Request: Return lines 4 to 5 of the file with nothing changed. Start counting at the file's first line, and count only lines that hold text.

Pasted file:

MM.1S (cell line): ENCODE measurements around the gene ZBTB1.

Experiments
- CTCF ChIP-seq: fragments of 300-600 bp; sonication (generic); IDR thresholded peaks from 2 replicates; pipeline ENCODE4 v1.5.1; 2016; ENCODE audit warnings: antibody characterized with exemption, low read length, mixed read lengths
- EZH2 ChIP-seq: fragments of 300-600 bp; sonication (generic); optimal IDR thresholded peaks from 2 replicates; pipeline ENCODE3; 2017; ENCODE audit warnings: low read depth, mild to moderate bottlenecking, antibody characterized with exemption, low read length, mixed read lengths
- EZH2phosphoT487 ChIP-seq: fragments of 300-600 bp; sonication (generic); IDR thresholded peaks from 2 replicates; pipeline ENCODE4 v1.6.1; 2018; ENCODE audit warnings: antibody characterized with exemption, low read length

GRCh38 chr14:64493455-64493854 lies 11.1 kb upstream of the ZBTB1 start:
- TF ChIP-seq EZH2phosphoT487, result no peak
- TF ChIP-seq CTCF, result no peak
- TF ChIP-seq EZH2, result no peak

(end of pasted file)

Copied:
- EZH2 ChIP-seq: fragments of 300-600 bp; sonication (generic); optimal IDR thresholded peaks from 2 replicates; pipeline ENCODE3; 2017; ENCODE audit warnings: low read depth, mild to moderate bottlenecking, antibody characterized with exemption, low read length, mixed read lengths
- EZH2phosphoT487 ChIP-seq: fragments of 300-600 bp; sonication (generic); IDR thresholded peaks from 2 replicates; pipeline ENCODE4 v1.6.1; 2018; ENCODE audit warnings: antibody characterized with exemption, low read length